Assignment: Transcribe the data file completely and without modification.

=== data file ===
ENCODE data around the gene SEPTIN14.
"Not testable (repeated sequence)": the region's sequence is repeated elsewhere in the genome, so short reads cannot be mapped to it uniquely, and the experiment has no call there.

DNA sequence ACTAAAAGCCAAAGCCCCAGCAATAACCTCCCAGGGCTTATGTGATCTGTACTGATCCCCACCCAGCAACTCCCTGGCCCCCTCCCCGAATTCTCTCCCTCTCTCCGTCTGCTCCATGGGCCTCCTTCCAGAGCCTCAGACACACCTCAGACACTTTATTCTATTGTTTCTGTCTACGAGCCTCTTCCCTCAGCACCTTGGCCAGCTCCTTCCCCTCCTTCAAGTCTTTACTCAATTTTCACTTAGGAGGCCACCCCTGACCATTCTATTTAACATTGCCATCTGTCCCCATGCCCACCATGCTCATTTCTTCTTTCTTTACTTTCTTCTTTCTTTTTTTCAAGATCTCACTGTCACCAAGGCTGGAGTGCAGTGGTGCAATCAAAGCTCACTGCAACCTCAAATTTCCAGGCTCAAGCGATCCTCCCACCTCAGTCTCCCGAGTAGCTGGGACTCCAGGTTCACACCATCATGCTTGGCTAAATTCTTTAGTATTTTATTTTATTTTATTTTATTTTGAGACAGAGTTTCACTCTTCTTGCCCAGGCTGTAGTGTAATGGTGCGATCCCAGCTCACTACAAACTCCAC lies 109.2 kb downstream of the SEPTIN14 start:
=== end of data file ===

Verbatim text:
ENCODE data around the gene SEPTIN14.
"Not testable (repeated sequence)": the region's sequence is repeated elsewhere in the genome, so short reads cannot be mapped to it uniquely, and the experiment has no call there.

DNA sequence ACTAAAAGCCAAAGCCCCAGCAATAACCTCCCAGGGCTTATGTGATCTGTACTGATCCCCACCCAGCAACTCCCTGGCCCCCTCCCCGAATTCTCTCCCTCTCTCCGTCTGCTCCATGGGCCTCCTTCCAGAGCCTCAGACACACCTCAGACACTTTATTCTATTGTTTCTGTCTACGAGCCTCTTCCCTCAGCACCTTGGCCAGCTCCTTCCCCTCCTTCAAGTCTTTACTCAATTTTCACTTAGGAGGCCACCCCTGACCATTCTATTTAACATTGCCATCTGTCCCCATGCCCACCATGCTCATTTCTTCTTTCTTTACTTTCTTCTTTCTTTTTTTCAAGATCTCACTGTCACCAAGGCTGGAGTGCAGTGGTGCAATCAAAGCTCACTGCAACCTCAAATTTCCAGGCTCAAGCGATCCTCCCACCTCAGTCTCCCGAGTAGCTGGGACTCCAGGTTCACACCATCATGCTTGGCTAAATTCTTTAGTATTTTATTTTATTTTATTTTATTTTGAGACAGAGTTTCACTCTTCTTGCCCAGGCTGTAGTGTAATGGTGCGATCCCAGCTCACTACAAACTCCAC lies 109.2 kb downstream of the SEPTIN14 start: